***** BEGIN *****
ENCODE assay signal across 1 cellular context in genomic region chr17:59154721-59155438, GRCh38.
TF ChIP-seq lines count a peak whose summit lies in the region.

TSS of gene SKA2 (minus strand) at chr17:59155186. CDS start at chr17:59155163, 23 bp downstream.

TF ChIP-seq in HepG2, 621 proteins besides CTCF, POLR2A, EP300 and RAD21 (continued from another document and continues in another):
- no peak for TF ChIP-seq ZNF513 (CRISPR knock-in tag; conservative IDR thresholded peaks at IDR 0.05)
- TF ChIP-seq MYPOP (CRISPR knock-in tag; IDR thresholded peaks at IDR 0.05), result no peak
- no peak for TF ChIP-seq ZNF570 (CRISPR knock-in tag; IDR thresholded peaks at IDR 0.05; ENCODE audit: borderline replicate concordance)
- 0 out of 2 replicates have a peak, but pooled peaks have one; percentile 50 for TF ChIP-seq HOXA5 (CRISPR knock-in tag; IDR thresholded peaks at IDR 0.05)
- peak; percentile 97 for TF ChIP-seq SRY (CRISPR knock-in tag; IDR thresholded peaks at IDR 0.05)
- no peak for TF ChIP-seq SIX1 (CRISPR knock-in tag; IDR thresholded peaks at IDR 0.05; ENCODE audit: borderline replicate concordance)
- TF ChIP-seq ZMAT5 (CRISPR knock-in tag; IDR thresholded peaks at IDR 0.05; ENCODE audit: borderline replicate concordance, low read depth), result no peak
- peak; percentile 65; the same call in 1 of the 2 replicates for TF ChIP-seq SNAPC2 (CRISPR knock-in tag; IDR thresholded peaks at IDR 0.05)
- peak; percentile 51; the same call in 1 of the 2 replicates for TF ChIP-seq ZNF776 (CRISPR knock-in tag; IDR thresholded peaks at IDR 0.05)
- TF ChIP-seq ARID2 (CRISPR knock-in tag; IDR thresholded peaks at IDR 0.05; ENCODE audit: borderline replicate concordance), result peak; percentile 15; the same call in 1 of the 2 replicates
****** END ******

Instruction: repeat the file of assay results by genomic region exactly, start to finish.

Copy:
ENCODE assay signal across 1 cellular context in genomic region chr17:59154721-59155438, GRCh38.
TF ChIP-seq lines count a peak whose summit lies in the region.

TSS of gene SKA2 (minus strand) at chr17:59155186. CDS start at chr17:59155163, 23 bp downstream.

TF ChIP-seq in HepG2, 621 proteins besides CTCF, POLR2A, EP300 and RAD21 (continued from another document and continues in another):
- no peak for TF ChIP-seq ZNF513 (CRISPR knock-in tag; conservative IDR thresholded peaks at IDR 0.05)
- TF ChIP-seq MYPOP (CRISPR knock-in tag; IDR thresholded peaks at IDR 0.05), result no peak
- no peak for TF ChIP-seq ZNF570 (CRISPR knock-in tag; IDR thresholded peaks at IDR 0.05; ENCODE audit: borderline replicate concordance)
- 0 out of 2 replicates have a peak, but pooled peaks have one; percentile 50 for TF ChIP-seq HOXA5 (CRISPR knock-in tag; IDR thresholded peaks at IDR 0.05)
- peak; percentile 97 for TF ChIP-seq SRY (CRISPR knock-in tag; IDR thresholded peaks at IDR 0.05)
- no peak for TF ChIP-seq SIX1 (CRISPR knock-in tag; IDR thresholded peaks at IDR 0.05; ENCODE audit: borderline replicate concordance)
- TF ChIP-seq ZMAT5 (CRISPR knock-in tag; IDR thresholded peaks at IDR 0.05; ENCODE audit: borderline replicate concordance, low read depth), result no peak
- peak; percentile 65; the same call in 1 of the 2 replicates for TF ChIP-seq SNAPC2 (CRISPR knock-in tag; IDR thresholded peaks at IDR 0.05)
- peak; percentile 51; the same call in 1 of the 2 replicates for TF ChIP-seq ZNF776 (CRISPR knock-in tag; IDR thresholded peaks at IDR 0.05)
- TF ChIP-seq ARID2 (CRISPR knock-in tag; IDR thresholded peaks at IDR 0.05; ENCODE audit: borderline replicate concordance), result peak; percentile 15; the same call in 1 of the 2 replicates